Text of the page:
I'm not sure how many are feeling really positive about the economy with these trade wars looming, so it might be a good time to buy. Boats and RV's are the first things to go on the block when folks begin to get antsy about their economic future. However, as a buyer, you might wish to develop a hurricane plan for your new boat!
Yes, I was shocked at how many I've looked at where the owners had no insurance on them at all, I would say to myself don't they want to protect their investment?

People I know personally who own a boat not that long ago said they would never sell are now considering selling and wanting to sell fast rather than risk what happened last season and what we went through with hurricane Matthew.
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post #6 of 12 Old 07-06-2018 Thread Starter
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Re: Buying A Sailboat During Hurricane Season?

A friend in Maryland sent me this, what do you's think?
Is that a lot for a 38' of that age?
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post #7 of 12 Old 07-07-2018
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Re: Buying A Sailboat During Hurricane Season?

Seems pricey. Plus it is listed by PopYachts. They aren't allowed on YachtWorld and are considered the bottom feeders of the brokerage world. Stay away.
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Re: Buying A Sailboat During Hurricane Season?

For what its worth, I almost always try to buy around mid October up until Christmas. I've lived in FL my whole life and have found this approach to work well as a buyer. I spend my "winters" here doing my refit work and the boat is ready to go for the spring. My last 4 boats I've bought this way under market price, after hurricane season and when the weather starts to let up a little temperature wise to tackle my punchlist.

Just to see if I'm nuts, I keep searching for as similar a boat as the one I bought the last few times once spring is winding up and the summer starts to compare numbers. I haven't been disappointed yet. Prices seem to peak just before Memorial Day and remain highest through Labor Day. Afterwards, sellers seem a little more negotiable or amenable to entertaining offers. I bought my previous Mako on my second time offering the same amount 5 weeks later. People seem to let things go they don't see themselves being able to use as much and boats are a very summer thing here even though for the rest of country, our winter is a piece of cake for them.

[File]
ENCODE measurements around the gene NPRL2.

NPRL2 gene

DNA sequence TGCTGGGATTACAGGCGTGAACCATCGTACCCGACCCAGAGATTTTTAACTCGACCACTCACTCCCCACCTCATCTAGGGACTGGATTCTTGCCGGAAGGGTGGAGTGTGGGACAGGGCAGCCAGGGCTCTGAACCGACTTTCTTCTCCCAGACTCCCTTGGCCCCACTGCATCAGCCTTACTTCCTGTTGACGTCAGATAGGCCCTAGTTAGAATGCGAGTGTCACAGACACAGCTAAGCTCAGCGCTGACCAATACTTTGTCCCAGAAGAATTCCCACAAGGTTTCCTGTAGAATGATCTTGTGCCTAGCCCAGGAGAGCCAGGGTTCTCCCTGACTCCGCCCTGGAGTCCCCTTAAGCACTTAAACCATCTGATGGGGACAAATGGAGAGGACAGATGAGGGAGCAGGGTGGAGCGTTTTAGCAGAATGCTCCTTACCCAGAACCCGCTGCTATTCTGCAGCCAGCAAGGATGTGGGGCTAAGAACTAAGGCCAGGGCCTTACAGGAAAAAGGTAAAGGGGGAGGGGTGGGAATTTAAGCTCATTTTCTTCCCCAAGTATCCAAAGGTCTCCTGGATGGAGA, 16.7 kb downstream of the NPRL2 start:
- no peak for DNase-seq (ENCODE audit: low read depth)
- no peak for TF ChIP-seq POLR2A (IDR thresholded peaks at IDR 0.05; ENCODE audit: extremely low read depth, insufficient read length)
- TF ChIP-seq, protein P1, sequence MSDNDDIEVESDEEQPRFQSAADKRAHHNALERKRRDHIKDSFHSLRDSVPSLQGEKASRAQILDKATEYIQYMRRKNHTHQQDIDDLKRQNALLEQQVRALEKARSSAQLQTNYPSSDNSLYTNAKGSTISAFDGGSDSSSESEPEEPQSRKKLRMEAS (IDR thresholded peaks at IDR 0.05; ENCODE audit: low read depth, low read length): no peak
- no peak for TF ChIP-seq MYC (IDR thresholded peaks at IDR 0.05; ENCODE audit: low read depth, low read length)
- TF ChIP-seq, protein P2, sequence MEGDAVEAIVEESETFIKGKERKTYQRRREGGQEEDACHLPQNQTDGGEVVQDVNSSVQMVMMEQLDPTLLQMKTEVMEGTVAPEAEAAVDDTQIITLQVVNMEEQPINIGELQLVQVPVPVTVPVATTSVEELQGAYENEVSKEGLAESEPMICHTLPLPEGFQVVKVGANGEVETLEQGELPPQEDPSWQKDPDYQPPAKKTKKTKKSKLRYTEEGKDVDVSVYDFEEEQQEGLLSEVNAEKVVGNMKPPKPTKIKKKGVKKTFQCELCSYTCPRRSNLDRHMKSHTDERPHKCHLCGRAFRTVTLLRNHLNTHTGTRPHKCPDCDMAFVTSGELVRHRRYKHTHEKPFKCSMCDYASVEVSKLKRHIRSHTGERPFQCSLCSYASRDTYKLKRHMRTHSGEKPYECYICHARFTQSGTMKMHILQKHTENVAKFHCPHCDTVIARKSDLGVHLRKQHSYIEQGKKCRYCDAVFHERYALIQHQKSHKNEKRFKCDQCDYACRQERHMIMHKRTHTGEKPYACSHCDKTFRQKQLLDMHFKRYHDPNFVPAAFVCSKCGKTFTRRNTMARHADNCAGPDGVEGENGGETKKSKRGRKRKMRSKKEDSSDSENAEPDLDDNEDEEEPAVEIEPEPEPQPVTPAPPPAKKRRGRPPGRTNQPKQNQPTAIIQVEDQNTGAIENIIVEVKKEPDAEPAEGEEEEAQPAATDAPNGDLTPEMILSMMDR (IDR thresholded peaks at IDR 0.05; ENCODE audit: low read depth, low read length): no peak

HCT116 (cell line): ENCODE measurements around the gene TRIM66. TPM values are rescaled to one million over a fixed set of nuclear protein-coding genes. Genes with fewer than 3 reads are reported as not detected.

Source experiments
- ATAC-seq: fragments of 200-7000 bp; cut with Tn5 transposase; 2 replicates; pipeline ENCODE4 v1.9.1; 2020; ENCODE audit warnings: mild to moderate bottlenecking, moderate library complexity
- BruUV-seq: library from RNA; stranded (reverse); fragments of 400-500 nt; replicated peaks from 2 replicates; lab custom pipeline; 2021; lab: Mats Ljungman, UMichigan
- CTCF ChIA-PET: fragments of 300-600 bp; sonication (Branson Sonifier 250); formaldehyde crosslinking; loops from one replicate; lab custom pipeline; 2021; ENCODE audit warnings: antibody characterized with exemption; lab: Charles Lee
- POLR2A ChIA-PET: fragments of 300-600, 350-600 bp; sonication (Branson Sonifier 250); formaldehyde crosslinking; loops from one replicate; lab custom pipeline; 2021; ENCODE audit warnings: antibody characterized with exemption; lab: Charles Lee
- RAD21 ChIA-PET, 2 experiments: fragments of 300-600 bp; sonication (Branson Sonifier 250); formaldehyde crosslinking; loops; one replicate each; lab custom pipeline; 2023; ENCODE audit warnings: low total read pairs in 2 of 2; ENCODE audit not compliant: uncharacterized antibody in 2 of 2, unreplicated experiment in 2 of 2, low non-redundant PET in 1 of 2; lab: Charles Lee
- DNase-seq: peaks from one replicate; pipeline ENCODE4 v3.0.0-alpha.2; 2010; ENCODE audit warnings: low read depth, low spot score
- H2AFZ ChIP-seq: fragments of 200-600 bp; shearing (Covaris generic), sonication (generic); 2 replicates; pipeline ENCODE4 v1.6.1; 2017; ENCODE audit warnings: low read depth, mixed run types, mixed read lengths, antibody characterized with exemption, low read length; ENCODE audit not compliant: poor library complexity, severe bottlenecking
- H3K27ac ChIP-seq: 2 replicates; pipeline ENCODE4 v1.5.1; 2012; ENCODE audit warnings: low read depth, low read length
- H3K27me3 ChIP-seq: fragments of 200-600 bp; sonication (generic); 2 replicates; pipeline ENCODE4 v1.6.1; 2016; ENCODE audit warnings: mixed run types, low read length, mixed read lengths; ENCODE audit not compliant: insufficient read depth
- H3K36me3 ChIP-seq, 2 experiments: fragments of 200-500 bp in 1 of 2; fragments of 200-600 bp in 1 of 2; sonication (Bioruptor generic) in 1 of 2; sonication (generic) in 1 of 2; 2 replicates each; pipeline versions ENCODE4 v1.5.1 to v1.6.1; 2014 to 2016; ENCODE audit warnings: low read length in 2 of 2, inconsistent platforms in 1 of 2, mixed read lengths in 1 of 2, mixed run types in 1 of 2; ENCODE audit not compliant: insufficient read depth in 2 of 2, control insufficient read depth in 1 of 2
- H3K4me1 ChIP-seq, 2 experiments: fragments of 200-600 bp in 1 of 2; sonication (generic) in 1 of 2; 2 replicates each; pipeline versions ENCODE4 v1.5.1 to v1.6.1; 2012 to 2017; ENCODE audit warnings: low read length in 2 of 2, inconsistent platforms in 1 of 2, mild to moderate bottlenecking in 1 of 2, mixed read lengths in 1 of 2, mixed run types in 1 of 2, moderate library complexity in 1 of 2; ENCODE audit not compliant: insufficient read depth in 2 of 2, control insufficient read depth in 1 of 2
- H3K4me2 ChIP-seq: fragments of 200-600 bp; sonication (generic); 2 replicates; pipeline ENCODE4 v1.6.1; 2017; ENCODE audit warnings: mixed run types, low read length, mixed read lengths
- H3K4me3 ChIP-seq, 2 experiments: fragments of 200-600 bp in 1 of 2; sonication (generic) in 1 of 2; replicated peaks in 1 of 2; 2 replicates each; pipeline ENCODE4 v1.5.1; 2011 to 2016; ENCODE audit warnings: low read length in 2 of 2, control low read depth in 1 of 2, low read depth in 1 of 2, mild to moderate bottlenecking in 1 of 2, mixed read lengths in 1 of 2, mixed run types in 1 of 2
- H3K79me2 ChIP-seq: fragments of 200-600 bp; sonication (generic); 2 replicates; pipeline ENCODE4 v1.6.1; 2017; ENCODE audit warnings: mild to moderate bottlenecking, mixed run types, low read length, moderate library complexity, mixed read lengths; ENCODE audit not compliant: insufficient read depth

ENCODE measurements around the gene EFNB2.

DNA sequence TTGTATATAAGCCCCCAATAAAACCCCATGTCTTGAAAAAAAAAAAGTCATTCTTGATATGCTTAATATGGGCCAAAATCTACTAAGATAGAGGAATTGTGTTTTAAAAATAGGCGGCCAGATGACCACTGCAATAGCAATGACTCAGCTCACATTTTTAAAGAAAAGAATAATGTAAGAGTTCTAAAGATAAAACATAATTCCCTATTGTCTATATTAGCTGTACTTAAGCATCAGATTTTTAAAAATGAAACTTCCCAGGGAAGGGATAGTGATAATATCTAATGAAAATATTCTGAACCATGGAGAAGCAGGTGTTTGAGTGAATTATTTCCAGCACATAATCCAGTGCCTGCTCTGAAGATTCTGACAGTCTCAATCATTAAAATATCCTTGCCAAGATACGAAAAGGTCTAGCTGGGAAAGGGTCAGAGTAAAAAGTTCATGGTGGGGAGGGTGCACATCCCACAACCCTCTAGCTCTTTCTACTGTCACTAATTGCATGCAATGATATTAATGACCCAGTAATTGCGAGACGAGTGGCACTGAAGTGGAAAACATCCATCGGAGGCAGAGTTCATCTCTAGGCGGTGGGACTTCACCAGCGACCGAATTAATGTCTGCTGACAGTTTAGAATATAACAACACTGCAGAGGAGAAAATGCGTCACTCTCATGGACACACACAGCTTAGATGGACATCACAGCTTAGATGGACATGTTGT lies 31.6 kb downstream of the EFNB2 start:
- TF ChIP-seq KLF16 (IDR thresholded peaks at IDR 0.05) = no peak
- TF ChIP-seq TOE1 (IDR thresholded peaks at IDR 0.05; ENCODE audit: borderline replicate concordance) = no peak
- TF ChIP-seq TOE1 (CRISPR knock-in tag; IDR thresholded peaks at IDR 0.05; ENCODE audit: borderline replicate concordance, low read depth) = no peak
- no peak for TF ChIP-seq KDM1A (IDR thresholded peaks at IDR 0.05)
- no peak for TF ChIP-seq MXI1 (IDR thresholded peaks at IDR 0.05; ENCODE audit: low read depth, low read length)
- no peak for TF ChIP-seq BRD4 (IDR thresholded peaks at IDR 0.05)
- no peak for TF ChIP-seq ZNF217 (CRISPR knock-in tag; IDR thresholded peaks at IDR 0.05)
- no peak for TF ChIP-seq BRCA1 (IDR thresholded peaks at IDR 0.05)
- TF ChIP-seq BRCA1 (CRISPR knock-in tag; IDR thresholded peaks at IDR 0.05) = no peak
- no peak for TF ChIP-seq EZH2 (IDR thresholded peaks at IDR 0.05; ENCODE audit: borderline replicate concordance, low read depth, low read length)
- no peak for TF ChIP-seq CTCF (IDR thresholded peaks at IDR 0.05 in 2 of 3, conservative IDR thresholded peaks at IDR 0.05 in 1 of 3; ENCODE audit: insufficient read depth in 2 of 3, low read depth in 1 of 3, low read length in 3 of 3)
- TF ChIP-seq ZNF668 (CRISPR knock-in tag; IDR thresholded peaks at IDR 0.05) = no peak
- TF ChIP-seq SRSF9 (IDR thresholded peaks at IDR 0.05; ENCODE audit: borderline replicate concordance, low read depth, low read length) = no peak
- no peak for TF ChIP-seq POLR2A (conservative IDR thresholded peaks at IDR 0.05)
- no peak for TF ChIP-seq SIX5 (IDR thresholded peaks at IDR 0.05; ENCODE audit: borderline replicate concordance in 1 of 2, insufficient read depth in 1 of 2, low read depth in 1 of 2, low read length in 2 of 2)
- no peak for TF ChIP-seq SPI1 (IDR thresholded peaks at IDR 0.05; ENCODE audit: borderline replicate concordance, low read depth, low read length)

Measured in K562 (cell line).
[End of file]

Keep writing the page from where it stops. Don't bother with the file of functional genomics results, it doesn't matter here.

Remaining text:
I'm sailboat shopping right now and documenting asking prices of everything I'm interested in to see where those prices sit after the summer "season" is winding down. My own hurricane plans aren't 100% solid at this time so as that irons out I'll start making some very lowball offers. If the seller wants to move the boat, he/she will do it at a price I'm comfortable with first, not the other way around. There is a lot of junk out there as is true with any style of boat in FL but no boat, EVER, is THE deal of a lifetime. There is always another boat a few weeks away worth waiting for. The key seems to be settling on a few models you'd be equally satisfied with. If you get picky, well, your taste might have an effect on your checkbook. Getting nugged in to one specific boat and size might make your buying experience more expensive. This is my first sailboat purchase but I've been buying and selling center consoles and walkarounds for 25 years here. We'll see. Best of luck to you in your search. See the thread I started on adding boats to my list. There have been lots of knowledgeable contributions by others there.
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Re: Buying A Sailboat During Hurricane Season?

I think YW may not want to deal with PopYachts since that is almost like Mary Kay or Amsoil. You know, "Hey, do you want to make money from home part time?" and the folks are almost entirely NOT full time professional brokers, which may change legal liabilities and other issues that YW has no need for. Not to mention, it probably po's their regular brokerage customers.

Bottom line, unless you are dealing with a very rare broker, you've got to assume every boat is not what is advertised, and you've got to put in the shoeleather getting out to the boat and laying hands on eyes on it, to see if it is worth anything. If a boat is 1000 miles away, that could mean four days on the road plus one or two more there. Or a fast $500-1000 on the airfare and hotel. That can add up fast, but the alternative is believing what's been "believed but not attested to" by whoever placed the ad.
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post #10 of 12 Old 07-09-2018
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Re: Buying A Sailboat During Hurricane Season?

Not much to add to what is already a good discussion here. Just heed the cautions expressed here and be patient... the right one at the right time and the right price will come along.